GOP Rep. Marjorie Taylor Greene Speaks At White Nationalist Conference

The congresswoman from Georgia spoke at the America First Political Action Conference, organized by white nationalist "groyper" leader Nick Fuentes.
Rep. Marjorie Taylor Greene (R-Ga.) speaks at a white nationalist conference Friday night in Orlando, Florida.
Rep. Marjorie Taylor Greene (R-Ga.) speaks at a white nationalist conference Friday night in Orlando, Florida.
Screenshot from Cozy TV livestream

ORLANDO, Fla. — Rep. Marjorie Taylor Greene (R-Ga.) spoke at a white nationalist conference in Florida on Friday evening.

Greene, a QAnon conspiracist and rabidly anti-trans Republican, was the surprise speaker at the third annual America First Political Action Conference in Orlando, organized by white nationalist figurehead Nick Fuentes.

Fuentes, an antisemite and racist who attended the deadly 2017 white supremacist rally in Charlottesville, Virginia, and who was recently subpoenaed for his involvement in the Jan. 6, 2021, attack on the U.S. Capitol, excitedly introduced Greene as the featured speaker from behind a lectern inside the Marriott Orlando World Center, according to a livestream of the event. (HuffPost was denied entrance to AFPAC.)

In her speech, Greene referred to the assembled AFPAC crowd — among them prominent right-wing extremists who have been photographed giving the Nazi salute and reciting the infamous “14 words,” a white supremacist slogan — as “canceled Americans.”

“You’ve been handed the responsibility to fight for our Constitution and stand for our freedoms, and stop the Democrats who are the communist party of the United States of America,” Greene said.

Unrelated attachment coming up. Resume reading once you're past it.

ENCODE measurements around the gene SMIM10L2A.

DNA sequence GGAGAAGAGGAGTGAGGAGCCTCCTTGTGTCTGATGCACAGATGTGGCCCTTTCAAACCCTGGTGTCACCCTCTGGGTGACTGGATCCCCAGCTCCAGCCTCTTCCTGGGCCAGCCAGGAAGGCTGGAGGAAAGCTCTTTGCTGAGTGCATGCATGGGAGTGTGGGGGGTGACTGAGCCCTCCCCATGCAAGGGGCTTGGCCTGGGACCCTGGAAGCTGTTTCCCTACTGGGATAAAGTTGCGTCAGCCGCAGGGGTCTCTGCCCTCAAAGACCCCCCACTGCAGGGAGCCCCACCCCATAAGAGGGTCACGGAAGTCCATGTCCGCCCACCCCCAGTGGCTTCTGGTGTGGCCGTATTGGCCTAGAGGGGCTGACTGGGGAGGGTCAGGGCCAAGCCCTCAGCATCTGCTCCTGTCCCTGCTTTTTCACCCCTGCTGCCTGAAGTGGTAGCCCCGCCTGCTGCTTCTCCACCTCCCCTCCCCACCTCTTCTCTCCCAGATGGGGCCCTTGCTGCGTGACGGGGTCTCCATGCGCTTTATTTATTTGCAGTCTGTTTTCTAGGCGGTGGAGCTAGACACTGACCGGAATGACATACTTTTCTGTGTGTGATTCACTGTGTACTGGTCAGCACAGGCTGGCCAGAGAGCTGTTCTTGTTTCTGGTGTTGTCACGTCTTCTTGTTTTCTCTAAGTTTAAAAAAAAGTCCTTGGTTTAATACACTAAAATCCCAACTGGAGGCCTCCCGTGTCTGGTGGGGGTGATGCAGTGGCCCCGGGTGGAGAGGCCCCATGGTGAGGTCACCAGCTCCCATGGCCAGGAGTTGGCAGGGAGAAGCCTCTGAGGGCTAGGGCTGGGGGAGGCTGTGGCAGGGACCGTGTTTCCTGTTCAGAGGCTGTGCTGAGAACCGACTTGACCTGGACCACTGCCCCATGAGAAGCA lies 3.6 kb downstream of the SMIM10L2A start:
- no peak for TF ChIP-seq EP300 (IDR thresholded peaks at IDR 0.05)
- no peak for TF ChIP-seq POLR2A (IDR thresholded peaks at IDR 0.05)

She also took time to attack transgender people, claiming Democrats have destroyed “gender” and “pronouns.”

Her speech was immediately followed by a series of virulently racist and homophobic diatribes from prominent extremists.

“They want to replace you,” said Vincent James Foxx, a former propagandist for the white supremacist street-fighting club Rise Above Movement. “Western white culture is the majority culture, to which even non-whites assimilate into today — and they’re better off for it.”

Then far-right podcaster Stew Peters called for the execution of Dr. Anthony Fauci, director of the National Institute of Allergy and Infectious Diseases, whom he falsely blamed for causing the coronavirus pandemic.

“Tony Fauci literally unleashed a bio weapon on the world. Why is this man running around free instead of hanging on the end of a noose somewhere?”

The crowd roared.

Greene’s presence at AFPAC underscores the thin line separating the Republican Party from the white nationalist extremist movement in America. Greene, after all, was not the only public official who spoke at AFPAC on Friday night.

Rep. Paul Gosar (R-Ariz.), who spoke at last year’s AFPAC, made an appearance via a pre-recorded video, as did Arizona state Sen. Wendy Rogers and Idaho Lt. Gov. Janice McGeachin, both Republicans.

Rep. Marjorie Taylor Greene (R-Ga.) poses for a picture with a Donald Trump supporter at the Conservative Political Action Conference (CPAC) in Orlando, Florida, on Friday. Greene later spoke at AFPAC.
Rep. Marjorie Taylor Greene (R-Ga.) poses for a picture with a Donald Trump supporter at the Conservative Political Action Conference (CPAC) in Orlando, Florida, on Friday. Greene later spoke at AFPAC.
Octavio Jones/Reuters

Greene is also scheduled to speak Saturday morning from the main stage of the Conservative Political Action Conference (CPAC), the pre-eminent annual gathering of the conservative movement in America, a few hours before former President Donald Trump is set to speak from the same stage.

HuffPost also spotted Greene at CPAC on Friday — only a few miles from the site of AFPAC — where she was treated like a celebrity, posing for photos and conducting interviews with right-wing media outlets.

Last year, Greene was stripped of her committee assignments for promoting violence against Democrats.

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